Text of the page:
The secretary general of Iraq's Harakat Hezbollah al-Nujaba resistance group has held US occupation forces responsible for the upsurge in terrorist attacks by Daesh Takfiri terrorists across the country, saying the current situation proves that terror outfits are all tools in the hands of hegemonic powers.
“The rise in criminal activities of Daesh sleeper cells, behind which the occupier is standing, is yet another evidence that this terrorist organization is nothing but a miserable tool in the hands of global arrogance. We call upon our brave brethren serving within the ranks of security forces and Popular Mobilization Units (PMU) not to be lenient and to mount preemptive strikes [against Daesh],” Akram al-Kaabi wrote in a post published on his Twitter page on Monday.
Kaabi said the current developments sound the alarm for Iraqi security forces and anti-terror PMU fighters, better known by the Arabic name Hashd al-Sha’abi, stressing that Iraqi forces should target terrorist hideouts in northern and eastern provinces of Kirkuk and Diyala.
“We should not overlook vicious conspiracies aimed at diverting Iraqi forces’ attention away from the present state of affairs and plunging the country into spiraling crises,” the Harakat al-Nujaba chief noted.
On October 27, Daesh carried out an attack on a military base in Rashidiya, in the northern outskirts of Baghdad, shortly after the terror group launched a series of deadly raids in the provinces of Diyala, Kirkuk and Salahuddin.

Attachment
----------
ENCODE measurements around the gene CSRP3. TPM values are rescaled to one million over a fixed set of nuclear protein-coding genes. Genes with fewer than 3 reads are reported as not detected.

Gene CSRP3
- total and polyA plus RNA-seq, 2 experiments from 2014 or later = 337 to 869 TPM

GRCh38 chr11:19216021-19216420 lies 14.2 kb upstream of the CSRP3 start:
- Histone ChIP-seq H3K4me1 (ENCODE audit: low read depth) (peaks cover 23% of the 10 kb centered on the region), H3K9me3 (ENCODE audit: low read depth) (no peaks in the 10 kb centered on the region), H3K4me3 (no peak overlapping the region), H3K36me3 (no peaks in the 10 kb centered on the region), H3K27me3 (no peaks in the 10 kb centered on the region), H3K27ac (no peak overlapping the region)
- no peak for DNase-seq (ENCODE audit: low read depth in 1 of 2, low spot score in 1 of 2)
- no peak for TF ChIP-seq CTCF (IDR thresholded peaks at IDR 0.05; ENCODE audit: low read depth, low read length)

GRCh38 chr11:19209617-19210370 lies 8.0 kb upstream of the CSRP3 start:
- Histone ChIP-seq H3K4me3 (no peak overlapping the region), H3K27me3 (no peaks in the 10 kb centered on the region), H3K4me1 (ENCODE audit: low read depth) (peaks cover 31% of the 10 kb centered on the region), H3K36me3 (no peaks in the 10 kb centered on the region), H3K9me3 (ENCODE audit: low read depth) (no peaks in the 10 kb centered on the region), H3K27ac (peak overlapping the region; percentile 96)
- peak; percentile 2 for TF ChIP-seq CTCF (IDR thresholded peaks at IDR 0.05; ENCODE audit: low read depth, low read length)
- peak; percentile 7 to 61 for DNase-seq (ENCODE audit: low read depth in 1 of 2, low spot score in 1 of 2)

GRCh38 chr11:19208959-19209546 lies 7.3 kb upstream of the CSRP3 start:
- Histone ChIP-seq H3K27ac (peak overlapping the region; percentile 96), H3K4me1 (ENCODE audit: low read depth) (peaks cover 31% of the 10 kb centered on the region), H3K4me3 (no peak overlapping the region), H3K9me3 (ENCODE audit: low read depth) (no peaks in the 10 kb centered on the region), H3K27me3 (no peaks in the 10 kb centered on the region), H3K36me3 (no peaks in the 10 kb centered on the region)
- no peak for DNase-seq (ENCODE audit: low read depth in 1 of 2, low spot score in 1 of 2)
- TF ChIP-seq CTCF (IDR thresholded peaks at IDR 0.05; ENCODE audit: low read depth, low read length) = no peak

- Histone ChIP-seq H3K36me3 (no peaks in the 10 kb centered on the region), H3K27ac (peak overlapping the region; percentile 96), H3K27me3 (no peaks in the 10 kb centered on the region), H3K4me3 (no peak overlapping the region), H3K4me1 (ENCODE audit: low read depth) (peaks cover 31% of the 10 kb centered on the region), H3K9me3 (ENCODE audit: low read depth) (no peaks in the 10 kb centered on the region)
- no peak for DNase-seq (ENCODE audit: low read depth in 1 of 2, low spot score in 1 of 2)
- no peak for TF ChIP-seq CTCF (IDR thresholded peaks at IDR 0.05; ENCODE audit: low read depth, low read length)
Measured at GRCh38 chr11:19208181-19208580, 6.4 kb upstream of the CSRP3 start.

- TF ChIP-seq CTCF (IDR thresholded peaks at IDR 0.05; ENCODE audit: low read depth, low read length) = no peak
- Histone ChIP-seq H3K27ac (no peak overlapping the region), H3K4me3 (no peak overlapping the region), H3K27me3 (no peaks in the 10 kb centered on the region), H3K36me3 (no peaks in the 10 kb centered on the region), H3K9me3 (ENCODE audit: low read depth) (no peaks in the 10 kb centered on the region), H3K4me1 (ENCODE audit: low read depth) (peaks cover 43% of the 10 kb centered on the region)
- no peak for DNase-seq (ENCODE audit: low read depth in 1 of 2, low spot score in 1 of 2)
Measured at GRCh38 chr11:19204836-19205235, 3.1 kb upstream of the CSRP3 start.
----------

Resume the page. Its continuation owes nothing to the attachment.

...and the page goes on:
An unidentified security source told Iraq’s Shafaq news agency at the time that Daesh militants “carried an attack on 11th Iraqi Army Division within the area between Deraa al-Fayyad village and Abdullah al-Fayyad village (al-Mabazel).”
The Iraqi Air Force intervened to repel the assault, launching several airstrikes against the terrorists, the source added, without elaborating on further details.
The attack came one day after Daesh elements killed 14 civilians and injured 15 others in the village of al-Hawasha, near the town of Muqdadiya, in Iraq’s eastern Diyala province.
Back in July, US President Joe Biden and Iraqi Prime Minister Mustafa al-Kadhimi declared that the US mission in Iraq will transition from combat to “advisory” role by the end of the year.
“The delegations decided, following recent technical talks, that the security relationship will fully transition to a training, advising, assisting, and intelligence-sharing role, and that there will be no US forces with a combat role in Iraq by December 31, 2021,” Baghdad and Washington said in a joint statement on July 26.
The agreement, which has effectively given a mere new name to the US military presence in Iraq, has enraged Iraqi resistance groups, which have played a significant role in defeating the Daesh terrorist group in Iraq in 2017.
Daesh began a terror campaign in Iraq in 2014, overrunning vast swathes in lightning attacks.
Iraq declared victory over Daesh in December 2017 after a three-year counter-terrorism military campaign, which also had the support of neighboring Iran.
The terror outfit’s remnants, though, keep staging sporadic attacks across Iraq, attempting to regroup and unleash fresh violence.
Daesh has intensified its terrorist attacks in Iraq since January 2020, when the United States assassinated top Iranian anti-terror commander Lieutenant General Qassem Soleimani and Hashd al-Sha'abi deputy commander, Abu Mahdi al-Muhandis, near Baghdad International Airport.